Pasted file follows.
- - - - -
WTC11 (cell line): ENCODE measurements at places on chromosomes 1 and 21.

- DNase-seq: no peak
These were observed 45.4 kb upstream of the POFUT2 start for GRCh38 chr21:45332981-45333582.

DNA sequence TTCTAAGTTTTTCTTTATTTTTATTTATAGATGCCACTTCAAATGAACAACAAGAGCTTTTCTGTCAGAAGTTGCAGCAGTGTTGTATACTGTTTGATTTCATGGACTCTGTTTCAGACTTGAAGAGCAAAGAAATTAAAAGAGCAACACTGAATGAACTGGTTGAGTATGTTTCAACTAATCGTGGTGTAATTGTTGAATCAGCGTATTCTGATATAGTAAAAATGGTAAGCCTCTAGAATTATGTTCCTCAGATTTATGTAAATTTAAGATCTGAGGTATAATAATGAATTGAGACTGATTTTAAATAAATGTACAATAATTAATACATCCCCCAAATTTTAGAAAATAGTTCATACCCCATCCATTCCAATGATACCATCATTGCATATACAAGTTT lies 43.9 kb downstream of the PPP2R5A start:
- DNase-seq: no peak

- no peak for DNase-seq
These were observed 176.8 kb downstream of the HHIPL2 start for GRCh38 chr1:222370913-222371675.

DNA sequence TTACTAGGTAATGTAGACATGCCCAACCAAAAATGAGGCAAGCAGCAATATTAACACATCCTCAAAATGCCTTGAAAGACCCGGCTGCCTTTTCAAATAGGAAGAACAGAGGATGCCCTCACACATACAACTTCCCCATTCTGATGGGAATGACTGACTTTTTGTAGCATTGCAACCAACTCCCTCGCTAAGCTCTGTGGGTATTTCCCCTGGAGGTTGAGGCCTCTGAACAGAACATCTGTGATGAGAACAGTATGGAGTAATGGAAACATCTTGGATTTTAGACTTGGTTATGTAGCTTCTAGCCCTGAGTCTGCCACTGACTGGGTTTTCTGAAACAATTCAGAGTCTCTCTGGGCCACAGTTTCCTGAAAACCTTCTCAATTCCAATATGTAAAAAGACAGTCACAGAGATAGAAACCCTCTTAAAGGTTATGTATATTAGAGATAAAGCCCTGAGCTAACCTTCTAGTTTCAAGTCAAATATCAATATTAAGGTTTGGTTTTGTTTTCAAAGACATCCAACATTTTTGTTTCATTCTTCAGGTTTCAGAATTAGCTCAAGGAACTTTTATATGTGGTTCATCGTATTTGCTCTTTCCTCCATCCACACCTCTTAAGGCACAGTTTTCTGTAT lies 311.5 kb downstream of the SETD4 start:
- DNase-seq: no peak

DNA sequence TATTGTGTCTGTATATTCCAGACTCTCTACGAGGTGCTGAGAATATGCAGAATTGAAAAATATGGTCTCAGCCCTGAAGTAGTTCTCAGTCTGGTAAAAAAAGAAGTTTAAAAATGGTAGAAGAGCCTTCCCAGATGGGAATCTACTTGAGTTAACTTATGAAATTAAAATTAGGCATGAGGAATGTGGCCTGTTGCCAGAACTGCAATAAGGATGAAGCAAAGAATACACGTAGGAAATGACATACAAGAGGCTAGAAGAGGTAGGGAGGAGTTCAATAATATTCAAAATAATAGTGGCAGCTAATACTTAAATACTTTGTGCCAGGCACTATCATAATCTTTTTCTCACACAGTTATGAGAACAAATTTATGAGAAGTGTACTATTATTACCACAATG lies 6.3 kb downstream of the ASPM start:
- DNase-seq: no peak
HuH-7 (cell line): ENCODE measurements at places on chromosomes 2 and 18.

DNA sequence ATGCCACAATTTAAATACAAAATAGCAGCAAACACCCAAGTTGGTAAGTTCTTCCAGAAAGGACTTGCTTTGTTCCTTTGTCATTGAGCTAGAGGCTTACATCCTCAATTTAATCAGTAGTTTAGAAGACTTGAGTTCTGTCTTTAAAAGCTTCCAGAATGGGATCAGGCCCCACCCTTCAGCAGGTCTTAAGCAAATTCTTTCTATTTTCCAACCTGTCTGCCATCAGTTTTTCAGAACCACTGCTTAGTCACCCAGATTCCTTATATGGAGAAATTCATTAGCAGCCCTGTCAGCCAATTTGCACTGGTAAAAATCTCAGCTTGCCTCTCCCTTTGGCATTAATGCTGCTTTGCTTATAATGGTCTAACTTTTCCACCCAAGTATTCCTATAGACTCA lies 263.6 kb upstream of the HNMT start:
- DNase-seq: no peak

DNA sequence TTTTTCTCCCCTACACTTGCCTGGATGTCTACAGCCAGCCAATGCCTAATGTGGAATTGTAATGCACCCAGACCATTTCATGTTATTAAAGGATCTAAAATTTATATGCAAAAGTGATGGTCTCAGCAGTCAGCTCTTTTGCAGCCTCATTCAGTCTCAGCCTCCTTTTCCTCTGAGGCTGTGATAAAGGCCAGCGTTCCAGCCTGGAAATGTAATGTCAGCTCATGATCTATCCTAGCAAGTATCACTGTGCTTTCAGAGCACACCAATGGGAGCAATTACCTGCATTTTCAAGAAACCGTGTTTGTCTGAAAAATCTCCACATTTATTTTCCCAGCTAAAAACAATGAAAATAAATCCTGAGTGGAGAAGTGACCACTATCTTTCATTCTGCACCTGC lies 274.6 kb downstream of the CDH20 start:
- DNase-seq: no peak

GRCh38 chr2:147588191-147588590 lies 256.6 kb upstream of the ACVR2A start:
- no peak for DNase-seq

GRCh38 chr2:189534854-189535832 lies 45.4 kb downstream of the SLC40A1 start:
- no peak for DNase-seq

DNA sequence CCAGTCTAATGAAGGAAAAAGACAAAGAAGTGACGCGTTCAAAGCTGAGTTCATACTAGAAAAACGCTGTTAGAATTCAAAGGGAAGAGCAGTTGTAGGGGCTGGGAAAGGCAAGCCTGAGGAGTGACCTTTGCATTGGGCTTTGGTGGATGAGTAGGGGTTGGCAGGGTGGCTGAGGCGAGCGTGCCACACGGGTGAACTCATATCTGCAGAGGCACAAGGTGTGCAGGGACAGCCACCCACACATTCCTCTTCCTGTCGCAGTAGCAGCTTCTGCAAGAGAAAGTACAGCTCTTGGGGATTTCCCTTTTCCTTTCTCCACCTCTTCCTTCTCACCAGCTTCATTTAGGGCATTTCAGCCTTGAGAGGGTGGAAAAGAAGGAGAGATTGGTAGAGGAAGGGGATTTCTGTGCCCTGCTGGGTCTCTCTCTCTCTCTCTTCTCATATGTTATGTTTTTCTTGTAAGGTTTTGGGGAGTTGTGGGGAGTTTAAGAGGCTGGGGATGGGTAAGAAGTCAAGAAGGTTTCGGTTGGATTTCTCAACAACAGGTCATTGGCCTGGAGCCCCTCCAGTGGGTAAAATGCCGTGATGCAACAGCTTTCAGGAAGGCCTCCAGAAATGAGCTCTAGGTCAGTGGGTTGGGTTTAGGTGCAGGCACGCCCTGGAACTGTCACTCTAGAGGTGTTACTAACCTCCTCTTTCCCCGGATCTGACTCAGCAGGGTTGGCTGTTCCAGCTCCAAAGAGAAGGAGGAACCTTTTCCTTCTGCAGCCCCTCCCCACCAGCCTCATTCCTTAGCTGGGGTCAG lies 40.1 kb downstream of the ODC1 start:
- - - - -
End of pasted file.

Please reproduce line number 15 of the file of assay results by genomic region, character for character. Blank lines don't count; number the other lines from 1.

DNA sequence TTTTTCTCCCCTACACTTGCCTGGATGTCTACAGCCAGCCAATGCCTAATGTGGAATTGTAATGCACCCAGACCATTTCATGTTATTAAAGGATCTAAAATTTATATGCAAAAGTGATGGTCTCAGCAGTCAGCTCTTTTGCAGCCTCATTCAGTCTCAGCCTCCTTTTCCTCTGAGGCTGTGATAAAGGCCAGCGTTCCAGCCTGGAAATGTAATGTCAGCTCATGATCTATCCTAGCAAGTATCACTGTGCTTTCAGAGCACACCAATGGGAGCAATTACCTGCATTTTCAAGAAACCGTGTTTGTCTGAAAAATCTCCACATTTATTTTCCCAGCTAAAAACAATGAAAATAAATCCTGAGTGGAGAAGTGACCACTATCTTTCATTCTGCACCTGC lies 274.6 kb downstream of the CDH20 start: